FALMOUTH, Maine -- An old farmhouse where students at the Governor Baxter School for the Deaf were abused will be demolished, putting to rest painful memories for many former students.
The house on the school's Mackworth Island campus is the former residence of Robert E. Kelly, the school's principal from 1965 to 1982. Kelly, along with a former superintendent and teacher, are accused of physically and sexually abusing students for years, often in or near his home.
The house has been empty for years, and the school had been exploring other uses for the structure, such as a day-care center. But the house's foundation is rotten and would require an estimated $150,000 to repair.
The Baxter school board voted last Thursday to have the house demolished, providing a cost-effective solution. It will probably be burned down, which would also provide firefighter training.
Kelly is accused of calling students down to his house day and night, said Sara Treat, a therapist who works with abuse survivors. She said demolishing the house will help close an ugly chapter in the school's past and shift the focus to current accomplishments.
"The farmhouse holds haunting memories," she said. "Watching that farmhouse burn would be a lovely thing."
Larry Taub, Baxter's current superintendent, said the school has offered to let the Falmouth Fire Department burn down the wood-frame house as a training exercise.
But before that happens, the school has invited abuse survivors, who have formed a group called A Safer Place, to participate in a closure ceremony. Details are still being worked out, but Treat said survivors may write letters or draw pictures to cast in the flames.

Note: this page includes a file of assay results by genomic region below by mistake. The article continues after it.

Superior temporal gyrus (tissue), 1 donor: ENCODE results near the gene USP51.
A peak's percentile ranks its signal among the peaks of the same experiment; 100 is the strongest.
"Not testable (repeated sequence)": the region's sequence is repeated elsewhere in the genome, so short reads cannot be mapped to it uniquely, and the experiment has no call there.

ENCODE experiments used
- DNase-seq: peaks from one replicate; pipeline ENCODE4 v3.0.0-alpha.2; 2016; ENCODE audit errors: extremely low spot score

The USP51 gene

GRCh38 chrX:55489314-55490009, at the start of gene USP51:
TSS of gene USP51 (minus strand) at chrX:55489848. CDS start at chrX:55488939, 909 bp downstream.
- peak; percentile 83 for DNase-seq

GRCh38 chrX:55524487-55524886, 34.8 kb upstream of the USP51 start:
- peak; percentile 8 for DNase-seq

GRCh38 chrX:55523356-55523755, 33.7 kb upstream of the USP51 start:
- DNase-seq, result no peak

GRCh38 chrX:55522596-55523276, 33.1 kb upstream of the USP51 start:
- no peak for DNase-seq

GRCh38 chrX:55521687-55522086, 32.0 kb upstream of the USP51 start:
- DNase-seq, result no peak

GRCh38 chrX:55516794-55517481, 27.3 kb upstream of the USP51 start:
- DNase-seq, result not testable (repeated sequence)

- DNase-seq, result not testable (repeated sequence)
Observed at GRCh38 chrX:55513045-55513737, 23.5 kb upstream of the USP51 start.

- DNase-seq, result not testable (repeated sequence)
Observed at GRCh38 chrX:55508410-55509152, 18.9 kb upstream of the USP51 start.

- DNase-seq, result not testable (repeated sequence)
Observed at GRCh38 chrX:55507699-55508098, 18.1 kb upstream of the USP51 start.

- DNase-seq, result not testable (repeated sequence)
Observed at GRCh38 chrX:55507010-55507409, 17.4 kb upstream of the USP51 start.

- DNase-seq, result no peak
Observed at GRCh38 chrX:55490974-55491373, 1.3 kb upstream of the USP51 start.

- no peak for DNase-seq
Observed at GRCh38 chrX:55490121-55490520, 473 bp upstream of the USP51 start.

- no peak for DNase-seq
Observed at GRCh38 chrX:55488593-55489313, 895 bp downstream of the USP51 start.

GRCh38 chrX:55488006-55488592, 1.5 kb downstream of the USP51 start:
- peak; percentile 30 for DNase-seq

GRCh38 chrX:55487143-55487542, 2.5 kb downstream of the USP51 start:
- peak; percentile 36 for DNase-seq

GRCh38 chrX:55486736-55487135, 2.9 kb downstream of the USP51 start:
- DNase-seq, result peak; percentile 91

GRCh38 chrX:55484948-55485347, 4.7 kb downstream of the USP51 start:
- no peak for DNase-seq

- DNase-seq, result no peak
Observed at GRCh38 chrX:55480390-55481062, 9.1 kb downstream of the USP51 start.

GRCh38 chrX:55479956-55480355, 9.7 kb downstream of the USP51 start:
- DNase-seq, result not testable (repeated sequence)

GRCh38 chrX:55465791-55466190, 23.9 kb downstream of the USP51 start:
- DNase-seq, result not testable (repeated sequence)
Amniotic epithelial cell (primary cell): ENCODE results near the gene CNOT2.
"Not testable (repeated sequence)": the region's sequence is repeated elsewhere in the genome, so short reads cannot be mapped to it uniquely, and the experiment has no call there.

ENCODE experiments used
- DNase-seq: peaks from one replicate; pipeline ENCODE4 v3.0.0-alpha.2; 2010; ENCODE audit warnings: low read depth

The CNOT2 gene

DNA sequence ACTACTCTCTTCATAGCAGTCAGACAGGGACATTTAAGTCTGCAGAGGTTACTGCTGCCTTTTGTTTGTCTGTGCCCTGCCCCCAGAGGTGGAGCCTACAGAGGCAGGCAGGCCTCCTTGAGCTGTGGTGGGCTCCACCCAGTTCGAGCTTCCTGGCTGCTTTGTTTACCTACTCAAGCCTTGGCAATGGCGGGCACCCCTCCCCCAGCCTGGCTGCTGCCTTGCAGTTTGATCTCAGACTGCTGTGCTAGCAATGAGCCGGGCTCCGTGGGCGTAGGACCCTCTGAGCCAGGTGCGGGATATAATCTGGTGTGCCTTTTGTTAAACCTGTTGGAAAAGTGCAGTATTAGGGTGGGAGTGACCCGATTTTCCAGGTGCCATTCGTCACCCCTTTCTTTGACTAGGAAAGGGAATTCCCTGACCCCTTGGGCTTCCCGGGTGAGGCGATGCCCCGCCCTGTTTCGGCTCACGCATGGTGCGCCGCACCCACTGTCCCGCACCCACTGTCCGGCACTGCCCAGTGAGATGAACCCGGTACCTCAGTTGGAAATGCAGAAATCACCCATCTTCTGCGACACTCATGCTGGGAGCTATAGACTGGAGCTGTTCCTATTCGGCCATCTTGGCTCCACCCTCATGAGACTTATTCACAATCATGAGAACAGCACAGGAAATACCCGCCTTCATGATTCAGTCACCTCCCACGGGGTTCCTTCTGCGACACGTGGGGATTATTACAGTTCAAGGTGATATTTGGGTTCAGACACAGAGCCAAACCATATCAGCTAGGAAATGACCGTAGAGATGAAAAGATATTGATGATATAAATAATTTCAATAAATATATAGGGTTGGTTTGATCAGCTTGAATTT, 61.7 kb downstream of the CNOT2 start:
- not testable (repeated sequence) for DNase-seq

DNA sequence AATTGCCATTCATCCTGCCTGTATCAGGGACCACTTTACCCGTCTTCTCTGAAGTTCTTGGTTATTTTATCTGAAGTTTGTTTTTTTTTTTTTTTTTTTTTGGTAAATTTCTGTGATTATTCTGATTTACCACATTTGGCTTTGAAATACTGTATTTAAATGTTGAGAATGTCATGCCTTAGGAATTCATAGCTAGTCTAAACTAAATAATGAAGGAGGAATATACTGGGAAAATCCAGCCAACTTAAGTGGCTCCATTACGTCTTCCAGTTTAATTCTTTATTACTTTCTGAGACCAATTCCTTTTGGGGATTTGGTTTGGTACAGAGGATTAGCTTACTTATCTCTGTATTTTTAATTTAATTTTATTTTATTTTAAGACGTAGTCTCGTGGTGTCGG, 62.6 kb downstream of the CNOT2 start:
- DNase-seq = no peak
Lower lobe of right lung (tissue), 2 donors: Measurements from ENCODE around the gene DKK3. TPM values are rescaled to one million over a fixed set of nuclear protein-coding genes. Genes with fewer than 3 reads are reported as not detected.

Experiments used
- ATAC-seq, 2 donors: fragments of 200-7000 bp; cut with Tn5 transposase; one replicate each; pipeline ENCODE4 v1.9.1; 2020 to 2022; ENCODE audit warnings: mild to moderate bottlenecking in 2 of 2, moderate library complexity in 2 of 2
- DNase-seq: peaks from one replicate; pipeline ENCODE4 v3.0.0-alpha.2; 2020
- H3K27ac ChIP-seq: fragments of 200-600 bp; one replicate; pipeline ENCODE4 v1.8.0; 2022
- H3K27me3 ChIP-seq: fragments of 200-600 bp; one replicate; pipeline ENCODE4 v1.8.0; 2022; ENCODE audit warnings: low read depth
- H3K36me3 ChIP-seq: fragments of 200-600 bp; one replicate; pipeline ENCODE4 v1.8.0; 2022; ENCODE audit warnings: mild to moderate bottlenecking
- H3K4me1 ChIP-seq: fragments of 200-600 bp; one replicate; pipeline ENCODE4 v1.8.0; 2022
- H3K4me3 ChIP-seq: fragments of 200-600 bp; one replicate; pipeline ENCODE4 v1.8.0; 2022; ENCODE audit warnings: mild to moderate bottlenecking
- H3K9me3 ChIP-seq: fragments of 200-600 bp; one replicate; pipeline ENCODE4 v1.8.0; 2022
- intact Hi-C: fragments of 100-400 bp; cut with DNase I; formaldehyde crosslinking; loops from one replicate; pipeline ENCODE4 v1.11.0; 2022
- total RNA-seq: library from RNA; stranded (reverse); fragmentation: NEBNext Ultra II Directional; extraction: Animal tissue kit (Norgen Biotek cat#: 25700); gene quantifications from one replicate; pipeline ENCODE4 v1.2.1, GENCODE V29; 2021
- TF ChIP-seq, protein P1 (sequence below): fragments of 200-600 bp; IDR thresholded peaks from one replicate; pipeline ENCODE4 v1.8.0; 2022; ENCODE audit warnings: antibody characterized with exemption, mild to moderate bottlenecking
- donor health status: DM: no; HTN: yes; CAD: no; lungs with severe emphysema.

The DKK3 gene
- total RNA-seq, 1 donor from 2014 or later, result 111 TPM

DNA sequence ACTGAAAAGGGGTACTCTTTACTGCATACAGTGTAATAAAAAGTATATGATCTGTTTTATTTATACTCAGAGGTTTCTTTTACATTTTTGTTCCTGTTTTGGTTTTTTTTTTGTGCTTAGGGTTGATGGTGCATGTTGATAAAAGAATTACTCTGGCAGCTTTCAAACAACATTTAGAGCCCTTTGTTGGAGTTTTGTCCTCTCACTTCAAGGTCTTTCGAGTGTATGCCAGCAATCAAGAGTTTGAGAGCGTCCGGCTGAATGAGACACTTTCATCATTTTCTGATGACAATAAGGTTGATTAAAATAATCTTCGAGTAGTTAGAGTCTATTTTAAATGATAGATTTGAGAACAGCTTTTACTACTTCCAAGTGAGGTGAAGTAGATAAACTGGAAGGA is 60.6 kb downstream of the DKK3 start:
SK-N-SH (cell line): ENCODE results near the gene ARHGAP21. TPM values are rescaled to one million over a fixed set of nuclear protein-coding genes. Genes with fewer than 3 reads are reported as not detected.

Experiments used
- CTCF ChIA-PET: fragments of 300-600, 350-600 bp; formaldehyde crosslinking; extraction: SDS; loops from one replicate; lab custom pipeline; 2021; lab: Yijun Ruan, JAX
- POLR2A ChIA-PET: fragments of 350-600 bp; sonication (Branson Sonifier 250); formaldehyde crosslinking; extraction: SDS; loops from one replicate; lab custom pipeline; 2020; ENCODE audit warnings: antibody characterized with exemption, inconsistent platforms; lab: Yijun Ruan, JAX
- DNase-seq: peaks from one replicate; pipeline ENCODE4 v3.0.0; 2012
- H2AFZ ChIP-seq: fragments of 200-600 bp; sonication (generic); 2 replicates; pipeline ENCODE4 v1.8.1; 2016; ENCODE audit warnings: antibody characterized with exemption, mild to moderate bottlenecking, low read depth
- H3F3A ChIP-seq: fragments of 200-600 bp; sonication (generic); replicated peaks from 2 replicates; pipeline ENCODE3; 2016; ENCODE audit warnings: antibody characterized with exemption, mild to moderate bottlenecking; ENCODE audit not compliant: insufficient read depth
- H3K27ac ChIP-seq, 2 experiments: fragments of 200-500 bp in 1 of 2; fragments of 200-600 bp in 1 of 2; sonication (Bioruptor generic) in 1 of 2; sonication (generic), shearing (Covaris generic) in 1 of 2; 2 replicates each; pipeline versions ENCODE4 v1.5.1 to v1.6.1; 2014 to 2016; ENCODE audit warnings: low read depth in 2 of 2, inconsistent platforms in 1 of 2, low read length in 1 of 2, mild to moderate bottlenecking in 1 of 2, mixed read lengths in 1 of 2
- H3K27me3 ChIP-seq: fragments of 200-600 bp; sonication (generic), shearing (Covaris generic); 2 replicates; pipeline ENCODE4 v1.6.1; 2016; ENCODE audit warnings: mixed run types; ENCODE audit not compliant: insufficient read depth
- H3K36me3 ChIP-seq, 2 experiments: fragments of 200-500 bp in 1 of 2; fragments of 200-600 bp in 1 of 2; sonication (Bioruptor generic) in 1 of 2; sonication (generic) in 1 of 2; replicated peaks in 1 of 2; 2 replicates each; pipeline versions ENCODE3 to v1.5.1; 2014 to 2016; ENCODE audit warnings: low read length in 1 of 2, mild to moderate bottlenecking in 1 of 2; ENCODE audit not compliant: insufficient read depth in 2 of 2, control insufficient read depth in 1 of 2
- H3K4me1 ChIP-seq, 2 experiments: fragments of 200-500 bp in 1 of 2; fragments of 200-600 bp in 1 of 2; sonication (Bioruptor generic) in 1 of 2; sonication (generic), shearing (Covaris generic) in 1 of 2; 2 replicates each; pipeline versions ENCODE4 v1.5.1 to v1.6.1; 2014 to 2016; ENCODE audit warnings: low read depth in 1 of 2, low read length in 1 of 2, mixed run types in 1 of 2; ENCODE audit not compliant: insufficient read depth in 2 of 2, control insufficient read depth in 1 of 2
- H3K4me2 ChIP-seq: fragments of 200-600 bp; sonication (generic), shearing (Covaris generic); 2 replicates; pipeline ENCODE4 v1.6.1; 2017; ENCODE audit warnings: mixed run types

One board member, Roxanne Baker, abstained when the board voted to demolish the building. Baker, a former student at the school in the 1970s, said she didn't want to take sides because the deaf community is somewhat divided about the issue.
She said some school alumni believe the house could have other uses, such as a dormitory for high school students, an alumni office, or a community center. Others, she said, want "to see the farmhouse burned down to the ground as part of their closure."
In 2001, state lawmakers set aside $6 million for the Baxter Compensation Authority, a state panel that began last year to hear cases and grant monetary awards to those who were abused. So far, 240 former students have filed claims, and more are expected.
However, the authority has never been fully funded and has run out of money with only one-third of the cases heard. Survivors intend to head to Augusta next month to demand more funding, Treat said.